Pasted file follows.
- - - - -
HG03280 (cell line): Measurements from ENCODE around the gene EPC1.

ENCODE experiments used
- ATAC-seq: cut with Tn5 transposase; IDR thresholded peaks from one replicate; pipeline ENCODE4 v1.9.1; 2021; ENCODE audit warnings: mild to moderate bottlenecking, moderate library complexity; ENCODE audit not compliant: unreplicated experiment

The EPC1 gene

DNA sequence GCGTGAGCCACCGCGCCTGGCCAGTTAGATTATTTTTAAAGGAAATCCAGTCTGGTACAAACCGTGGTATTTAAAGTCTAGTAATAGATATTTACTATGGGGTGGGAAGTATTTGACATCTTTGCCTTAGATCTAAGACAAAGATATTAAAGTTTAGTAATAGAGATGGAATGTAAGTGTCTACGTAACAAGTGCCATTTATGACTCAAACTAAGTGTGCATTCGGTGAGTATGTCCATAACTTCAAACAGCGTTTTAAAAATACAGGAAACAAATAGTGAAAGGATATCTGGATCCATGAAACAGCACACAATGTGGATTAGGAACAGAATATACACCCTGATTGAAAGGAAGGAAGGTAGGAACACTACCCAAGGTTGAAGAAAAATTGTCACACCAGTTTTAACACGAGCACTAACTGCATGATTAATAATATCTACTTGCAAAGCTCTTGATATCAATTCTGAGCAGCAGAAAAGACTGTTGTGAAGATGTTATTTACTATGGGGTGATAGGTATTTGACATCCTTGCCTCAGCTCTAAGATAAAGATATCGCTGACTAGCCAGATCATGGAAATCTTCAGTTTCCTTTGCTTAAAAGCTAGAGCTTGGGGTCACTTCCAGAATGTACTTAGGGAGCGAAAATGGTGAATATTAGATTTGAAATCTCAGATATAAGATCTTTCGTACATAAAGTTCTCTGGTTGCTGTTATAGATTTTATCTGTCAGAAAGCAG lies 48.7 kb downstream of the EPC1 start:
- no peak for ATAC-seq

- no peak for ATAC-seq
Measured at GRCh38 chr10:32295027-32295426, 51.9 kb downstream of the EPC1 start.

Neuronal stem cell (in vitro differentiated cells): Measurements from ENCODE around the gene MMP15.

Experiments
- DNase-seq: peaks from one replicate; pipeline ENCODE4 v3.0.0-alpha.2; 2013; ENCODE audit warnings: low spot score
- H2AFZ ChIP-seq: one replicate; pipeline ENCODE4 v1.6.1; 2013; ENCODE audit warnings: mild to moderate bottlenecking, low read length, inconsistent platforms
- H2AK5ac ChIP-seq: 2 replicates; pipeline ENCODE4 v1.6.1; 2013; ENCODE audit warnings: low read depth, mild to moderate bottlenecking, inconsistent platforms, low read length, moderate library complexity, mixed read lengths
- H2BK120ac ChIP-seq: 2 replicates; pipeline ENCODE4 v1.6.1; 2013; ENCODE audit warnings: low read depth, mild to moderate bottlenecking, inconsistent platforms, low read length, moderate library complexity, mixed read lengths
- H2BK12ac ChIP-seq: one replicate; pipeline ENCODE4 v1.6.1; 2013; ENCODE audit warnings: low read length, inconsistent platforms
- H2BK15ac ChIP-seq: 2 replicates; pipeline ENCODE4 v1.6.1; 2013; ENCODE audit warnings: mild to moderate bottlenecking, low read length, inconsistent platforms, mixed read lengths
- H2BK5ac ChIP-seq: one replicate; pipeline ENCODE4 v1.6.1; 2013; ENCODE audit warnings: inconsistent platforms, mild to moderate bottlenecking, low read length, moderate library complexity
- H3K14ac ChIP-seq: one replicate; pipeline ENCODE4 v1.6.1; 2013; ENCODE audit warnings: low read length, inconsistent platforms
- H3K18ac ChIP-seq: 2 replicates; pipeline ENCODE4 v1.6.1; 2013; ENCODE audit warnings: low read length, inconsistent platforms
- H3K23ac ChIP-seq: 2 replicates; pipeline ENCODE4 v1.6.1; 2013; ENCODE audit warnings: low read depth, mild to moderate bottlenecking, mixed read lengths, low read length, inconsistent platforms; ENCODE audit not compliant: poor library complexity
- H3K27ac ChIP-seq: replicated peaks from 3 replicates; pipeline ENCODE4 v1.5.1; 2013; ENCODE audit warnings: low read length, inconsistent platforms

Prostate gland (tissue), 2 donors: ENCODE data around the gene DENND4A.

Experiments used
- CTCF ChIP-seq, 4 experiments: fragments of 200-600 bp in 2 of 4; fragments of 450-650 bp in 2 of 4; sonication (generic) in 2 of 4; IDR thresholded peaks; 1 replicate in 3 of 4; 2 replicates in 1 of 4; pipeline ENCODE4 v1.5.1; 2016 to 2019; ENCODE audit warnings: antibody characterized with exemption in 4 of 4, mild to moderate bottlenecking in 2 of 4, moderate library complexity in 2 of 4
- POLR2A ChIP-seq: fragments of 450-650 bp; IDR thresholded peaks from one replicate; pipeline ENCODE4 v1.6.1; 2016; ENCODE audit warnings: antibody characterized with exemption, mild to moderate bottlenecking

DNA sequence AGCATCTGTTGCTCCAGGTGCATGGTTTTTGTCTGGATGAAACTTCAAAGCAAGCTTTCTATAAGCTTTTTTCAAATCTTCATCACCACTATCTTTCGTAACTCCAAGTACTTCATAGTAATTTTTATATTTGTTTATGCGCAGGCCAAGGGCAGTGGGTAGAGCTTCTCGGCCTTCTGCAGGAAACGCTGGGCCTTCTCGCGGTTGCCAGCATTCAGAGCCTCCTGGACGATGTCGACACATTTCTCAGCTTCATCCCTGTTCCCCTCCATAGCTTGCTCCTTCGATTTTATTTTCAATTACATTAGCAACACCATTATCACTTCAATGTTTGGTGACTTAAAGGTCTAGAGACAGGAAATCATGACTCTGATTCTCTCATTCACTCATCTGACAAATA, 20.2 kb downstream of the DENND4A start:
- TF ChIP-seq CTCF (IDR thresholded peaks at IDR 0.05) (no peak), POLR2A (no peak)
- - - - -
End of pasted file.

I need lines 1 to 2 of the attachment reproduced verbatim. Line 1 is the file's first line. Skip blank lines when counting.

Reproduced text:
HG03280 (cell line): Measurements from ENCODE around the gene EPC1.

ENCODE experiments used